Who is afraid of the big bad robot
The past couple of weeks we’ve discussed change within organizations. Since I have « discussed » with at least one robot last week, and seen a lot of headlines about AI (Artificial Intelligence), it is fitting that we talk about technological change today. Those have the potential to make the way we work, connect to customers and sell easier. They also, if not planned and adopted, have the potential to render a few businesses redundant in the medium term.
Last week I had to renew my car insurance. I couldn’t find the closest office to my house because that information is not available on the insurer’s website. I had to go to a brick-and-mortar office to sign several pieces of paper and pay cash. In some countries, the process to renew insurance takes a couple of minutes without leaving one’s house or office.
People born the year 2000 are entering university next year. The so-called “Android generation” will be in the workforce in 4 to 5 years. Those new employees have always had the internet. As young people, they communicate with their peers mostly via social media and text apps. They are the are the employees and consumers of tomorrow. But when they arrive in the workforce, some things they have taken for granted may not be available to them. And if you are using Facebook Messenger you can already see all the robots (AI; chatbots) that will take over customer service and other functions tomorrow.
Should we be afraid of them?
Companies are reluctant to embrace new tools and techniques
I’ll just talk about two very simple examples we’ve all seen around us:
Most business cards I receive list a generic email address Gmail or Yahoo address. Employees essentially use their personal email in public and unsecured providers to conduct company business. While the person is employed the data doesn’t belong to the employer. When the employee leaves the company often loses precious information because it wasn’t saved with them to start with.
Medium and even some large companies don’t always give laptop to their employees. Even professional ones that routinely send their staff to work with clients seem to believe that a laptop is a privilege. I have been given laptops to work. The first time I was young and I thought “how cool is that?” Before long I realized it’s a way for the employer to chain myself to my work. They could call me during the weekend to ask for a file, a piece of information, and before long, because they gave you the means to work from home, you ARE working from home most evenings and week-ends! And yet some employers think they are doing a favor to their employees, and not the other way around.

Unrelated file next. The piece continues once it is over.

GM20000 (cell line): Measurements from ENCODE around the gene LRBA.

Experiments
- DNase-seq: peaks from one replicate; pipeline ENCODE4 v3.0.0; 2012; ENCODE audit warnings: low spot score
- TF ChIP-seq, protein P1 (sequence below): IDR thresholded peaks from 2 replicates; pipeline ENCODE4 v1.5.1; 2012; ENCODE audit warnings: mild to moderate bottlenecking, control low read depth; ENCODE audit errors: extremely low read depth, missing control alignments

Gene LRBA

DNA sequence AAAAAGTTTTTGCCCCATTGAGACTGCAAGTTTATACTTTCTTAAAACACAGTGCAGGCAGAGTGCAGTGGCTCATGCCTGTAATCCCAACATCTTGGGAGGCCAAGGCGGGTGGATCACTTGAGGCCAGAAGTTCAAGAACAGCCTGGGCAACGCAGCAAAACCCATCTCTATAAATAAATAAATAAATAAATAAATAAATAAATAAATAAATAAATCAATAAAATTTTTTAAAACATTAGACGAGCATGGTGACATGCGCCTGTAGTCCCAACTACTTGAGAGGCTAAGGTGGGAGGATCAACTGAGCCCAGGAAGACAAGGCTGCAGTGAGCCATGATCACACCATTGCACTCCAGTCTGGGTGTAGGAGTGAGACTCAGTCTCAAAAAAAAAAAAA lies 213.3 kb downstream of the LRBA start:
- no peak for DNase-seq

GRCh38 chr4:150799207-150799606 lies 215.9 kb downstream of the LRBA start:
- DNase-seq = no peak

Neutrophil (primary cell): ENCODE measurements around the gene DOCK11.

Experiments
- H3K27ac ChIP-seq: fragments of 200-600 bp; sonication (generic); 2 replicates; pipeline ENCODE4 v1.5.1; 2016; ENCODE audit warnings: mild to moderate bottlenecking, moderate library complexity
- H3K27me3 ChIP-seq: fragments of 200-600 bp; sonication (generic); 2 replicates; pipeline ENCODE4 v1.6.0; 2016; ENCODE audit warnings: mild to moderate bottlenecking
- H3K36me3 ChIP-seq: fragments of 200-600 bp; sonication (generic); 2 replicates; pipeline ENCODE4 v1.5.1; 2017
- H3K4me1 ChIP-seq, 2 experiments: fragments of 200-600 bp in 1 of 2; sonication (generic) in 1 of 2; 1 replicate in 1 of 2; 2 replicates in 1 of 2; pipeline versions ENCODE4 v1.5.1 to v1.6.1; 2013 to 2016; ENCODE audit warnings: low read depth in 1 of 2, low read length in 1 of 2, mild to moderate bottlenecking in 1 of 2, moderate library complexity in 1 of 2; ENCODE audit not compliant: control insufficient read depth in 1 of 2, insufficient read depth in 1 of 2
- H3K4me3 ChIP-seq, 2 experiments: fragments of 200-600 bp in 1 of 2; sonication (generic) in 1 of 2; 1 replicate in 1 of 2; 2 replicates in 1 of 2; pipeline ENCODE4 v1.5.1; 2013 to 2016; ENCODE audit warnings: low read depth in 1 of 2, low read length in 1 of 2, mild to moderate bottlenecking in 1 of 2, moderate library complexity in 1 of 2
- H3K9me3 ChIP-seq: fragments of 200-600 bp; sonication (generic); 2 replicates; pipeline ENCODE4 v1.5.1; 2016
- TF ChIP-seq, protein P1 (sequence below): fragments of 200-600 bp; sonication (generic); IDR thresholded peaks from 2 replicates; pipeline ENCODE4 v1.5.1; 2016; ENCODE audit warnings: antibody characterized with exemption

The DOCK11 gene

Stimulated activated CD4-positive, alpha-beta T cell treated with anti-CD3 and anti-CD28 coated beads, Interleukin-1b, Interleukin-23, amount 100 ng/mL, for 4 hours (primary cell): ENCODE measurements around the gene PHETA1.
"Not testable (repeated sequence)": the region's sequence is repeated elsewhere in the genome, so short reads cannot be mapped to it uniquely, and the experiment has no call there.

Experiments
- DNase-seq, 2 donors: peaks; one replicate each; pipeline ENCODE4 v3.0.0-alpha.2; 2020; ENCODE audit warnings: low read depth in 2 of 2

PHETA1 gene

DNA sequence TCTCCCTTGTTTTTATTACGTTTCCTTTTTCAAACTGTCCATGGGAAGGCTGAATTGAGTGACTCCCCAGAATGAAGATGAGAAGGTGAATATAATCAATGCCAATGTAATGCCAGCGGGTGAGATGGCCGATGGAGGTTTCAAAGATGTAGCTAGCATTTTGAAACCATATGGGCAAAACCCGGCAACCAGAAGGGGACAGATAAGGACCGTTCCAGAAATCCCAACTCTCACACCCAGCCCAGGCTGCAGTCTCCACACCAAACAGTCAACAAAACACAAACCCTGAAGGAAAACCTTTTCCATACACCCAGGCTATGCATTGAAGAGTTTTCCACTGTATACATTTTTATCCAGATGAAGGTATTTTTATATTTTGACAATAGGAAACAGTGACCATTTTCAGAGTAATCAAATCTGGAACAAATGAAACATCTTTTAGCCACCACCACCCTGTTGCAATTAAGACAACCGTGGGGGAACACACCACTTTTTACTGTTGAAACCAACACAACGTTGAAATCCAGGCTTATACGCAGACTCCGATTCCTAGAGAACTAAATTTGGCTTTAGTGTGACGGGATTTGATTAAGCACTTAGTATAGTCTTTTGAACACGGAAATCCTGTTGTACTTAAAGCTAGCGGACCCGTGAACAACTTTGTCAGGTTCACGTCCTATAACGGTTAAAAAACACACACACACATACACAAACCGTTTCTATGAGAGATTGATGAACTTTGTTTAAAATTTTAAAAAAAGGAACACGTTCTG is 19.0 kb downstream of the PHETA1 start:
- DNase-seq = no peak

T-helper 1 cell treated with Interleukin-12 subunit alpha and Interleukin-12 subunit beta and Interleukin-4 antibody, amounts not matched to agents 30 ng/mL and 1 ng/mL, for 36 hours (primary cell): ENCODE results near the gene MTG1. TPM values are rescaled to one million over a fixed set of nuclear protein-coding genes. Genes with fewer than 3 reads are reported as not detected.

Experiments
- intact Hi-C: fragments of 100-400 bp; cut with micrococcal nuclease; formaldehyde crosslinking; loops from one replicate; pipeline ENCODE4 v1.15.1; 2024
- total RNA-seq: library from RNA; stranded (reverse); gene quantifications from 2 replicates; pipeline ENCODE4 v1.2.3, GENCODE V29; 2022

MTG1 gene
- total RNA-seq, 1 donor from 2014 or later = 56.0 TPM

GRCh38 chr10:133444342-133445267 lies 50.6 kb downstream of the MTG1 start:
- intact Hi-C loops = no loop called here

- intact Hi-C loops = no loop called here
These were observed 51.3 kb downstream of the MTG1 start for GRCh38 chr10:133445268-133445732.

But change will happen and companies should either adapt or prepare to disappear. Cameroonian start-ups already connect doctors and patients to connect online; some insurance companies already sell coverage via mobile.
Why companies don’t want to change?
- The manager is a guru in his/her domain.
- They’ve learnt something in school or on the job and have always applied it that way.
- New technologies are introduced at too fast a pace and it is difficult to keep up
- Companies don’t understand the new tools and technologies and don’t see how they can benefit from those compared to the old ways of working
- Companies make money anyway. They don’t think they need to adapt: “If it ain’t broke, don’t fix it”
So, how do you get to change?
Start with one: Identify the ONE area where you struggle daily or where your employees spend the most time and see how you can improve it.
Choose something simple: Find a tool that solves that specific problem without bells and whistles. Whatsapp allowed people to send SMS like they were used to. The only thing that changed was it went through the internet instead.
Look for free: Most solutions will allow you a free trial or you can find several that are outright free. Get used to it, see how it works. Get to the paid options when you are comfortable that you will get value for your money.
We mentioned company emails to employees earlier? You can get that for the price of two beers a month.
Which tools have you had difficulties adopting in your company? Comment on the section below.